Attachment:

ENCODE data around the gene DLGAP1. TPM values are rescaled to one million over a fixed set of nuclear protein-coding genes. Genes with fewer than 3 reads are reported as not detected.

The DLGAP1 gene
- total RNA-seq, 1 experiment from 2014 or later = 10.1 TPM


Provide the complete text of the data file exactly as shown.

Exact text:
ENCODE data around the gene DLGAP1. TPM values are rescaled to one million over a fixed set of nuclear protein-coding genes. Genes with fewer than 3 reads are reported as not detected.

The DLGAP1 gene
- total RNA-seq, 1 experiment from 2014 or later = 10.1 TPM